via Andrew Sulivan
The dictator's belated acknowledgment and disavowal of his persecution of homosexuals prompted this fascinating email from Frank Kameny, the most important activist in the early gay rights movement:
While, Castro had no notion, of course, of what he was doing in this context at that time, in my view and in my interpretation of the dynamics of the 1960s Gay Movement, he triggered Stonewall and all that has followed.
News of Castro's incarceration of gays in detention camps in Cuba came out early in 1965 -- probably in March or very early April. At that time "the 60s" hadn't yet erupted in their full force, but the precursors were very well advanced. Picketing was considered the mode of expression of dissent, par excellence.
Jack Nichols approached me to suggest that we ("we"= The Matachine Society of Washngton, of which I was President) picket the White House to protest Cuba's action. I felt that it was rather pointless to picket the American President to protest what a Cuban dictator was doing. So I suggested that we broaden and Americanize the effort. One or more of our signs said (in gross paraphrase, here, from memory) "Cuba persecutes Gays; is America much better?", and others specifically addressed governmental and private anti-gay discrimination here, and other gay-related problems of the day.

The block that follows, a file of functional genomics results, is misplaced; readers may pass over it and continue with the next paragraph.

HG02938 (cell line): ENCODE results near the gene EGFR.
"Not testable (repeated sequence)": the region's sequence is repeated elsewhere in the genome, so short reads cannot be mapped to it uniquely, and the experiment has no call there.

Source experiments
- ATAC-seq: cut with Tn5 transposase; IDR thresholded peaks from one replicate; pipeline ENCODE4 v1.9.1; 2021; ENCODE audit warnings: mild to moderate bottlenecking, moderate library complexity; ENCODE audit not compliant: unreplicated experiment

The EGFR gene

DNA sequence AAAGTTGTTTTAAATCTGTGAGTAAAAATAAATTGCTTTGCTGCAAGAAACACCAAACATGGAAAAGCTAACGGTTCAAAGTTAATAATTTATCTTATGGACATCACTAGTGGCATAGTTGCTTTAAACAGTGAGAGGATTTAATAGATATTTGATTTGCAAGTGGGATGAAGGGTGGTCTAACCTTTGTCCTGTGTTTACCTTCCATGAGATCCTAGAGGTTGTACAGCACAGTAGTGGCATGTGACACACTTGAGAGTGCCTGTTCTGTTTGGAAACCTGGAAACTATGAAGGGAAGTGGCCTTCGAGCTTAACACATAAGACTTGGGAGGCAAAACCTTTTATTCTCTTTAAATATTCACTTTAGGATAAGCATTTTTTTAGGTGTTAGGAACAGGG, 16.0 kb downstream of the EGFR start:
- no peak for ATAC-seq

And so, on April 17, 1965, ten of us gathered in Lagayette Square, marched across Pennsylvania Avenue to a site amongst the other demonstrators designated by the police officer on duty, and picketed. That was followed by another White House picket in late May; at the Civil Service Commission (now the OPM) in June; the Pentagon in July (and again in May, 1966); the State Department in August; and finally, a huge demonstration (55 people!!!) at the White House in October, with participants from New York and Chicago.
That July 4, we also staged the first of 5 annual "Reminder Day" pickets in front of Independence Hall in Philadelphia. The last of those was scheduled for July 4, 1969, a few days after Stonewall-to-be., and was widely publicized in New York (as the previous July 4 ones had been) in the preceding weeks. It was well attended by New Yorkers, indicating that it was well known there.
Ever since, it has been my view, and remains so, that those demonstrations created the protest-oriented mindset which made Stonewall possible, and that without it Stonewall just wouldn't have happened. Therefore, several steps removed, and obviously utterly unbeknownst to him. by his 1965 detentions of Cuban gays, Fidel Castro precipitated and triggered Stonewall and all that we have gained from it since. So, if you enter into a same-sex marriage, or are helped by a gay-protective anti-discrimination law, or run for elective office an an open gay, thank Fidel.